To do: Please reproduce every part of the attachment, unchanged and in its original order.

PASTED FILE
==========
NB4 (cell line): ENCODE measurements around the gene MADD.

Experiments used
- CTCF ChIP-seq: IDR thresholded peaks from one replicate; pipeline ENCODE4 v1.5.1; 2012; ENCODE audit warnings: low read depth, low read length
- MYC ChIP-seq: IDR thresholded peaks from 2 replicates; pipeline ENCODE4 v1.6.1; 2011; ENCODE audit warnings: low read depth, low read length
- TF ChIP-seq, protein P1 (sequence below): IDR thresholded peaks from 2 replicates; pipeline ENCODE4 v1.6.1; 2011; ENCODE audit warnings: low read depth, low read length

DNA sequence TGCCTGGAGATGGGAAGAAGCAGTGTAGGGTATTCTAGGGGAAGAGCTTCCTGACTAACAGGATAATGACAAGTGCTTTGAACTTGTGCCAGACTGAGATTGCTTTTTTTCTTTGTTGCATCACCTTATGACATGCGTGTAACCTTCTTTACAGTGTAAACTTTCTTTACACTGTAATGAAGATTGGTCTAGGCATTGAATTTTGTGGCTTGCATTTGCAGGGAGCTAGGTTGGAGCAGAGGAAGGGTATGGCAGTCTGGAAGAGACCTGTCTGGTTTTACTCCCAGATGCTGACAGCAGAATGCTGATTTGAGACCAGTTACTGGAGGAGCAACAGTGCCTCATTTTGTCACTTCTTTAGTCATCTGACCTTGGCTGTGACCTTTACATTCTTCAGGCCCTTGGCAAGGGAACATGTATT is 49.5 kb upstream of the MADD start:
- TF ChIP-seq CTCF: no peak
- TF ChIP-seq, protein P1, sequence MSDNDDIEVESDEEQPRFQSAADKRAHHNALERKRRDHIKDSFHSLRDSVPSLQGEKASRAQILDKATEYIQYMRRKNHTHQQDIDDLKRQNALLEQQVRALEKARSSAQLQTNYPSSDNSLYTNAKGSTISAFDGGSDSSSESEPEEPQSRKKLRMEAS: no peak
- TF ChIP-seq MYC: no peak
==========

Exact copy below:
NB4 (cell line): ENCODE measurements around the gene MADD.

Experiments used
- CTCF ChIP-seq: IDR thresholded peaks from one replicate; pipeline ENCODE4 v1.5.1; 2012; ENCODE audit warnings: low read depth, low read length
- MYC ChIP-seq: IDR thresholded peaks from 2 replicates; pipeline ENCODE4 v1.6.1; 2011; ENCODE audit warnings: low read depth, low read length
- TF ChIP-seq, protein P1 (sequence below): IDR thresholded peaks from 2 replicates; pipeline ENCODE4 v1.6.1; 2011; ENCODE audit warnings: low read depth, low read length

DNA sequence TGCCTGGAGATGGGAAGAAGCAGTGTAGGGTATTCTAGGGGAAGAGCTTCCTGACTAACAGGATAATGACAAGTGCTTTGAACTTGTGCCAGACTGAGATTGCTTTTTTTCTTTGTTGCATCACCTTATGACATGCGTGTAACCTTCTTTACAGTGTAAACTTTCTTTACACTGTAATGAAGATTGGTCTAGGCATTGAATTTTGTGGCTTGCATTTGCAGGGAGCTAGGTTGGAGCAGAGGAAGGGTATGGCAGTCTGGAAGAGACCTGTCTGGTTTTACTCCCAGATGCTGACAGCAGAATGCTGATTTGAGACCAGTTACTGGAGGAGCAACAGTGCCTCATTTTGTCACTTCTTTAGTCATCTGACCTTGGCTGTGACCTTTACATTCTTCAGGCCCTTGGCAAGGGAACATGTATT is 49.5 kb upstream of the MADD start:
- TF ChIP-seq CTCF: no peak
- TF ChIP-seq, protein P1, sequence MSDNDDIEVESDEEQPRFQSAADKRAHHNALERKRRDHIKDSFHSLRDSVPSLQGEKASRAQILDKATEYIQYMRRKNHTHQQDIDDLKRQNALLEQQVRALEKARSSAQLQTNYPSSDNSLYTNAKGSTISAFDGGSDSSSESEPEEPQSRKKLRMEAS: no peak
- TF ChIP-seq MYC: no peak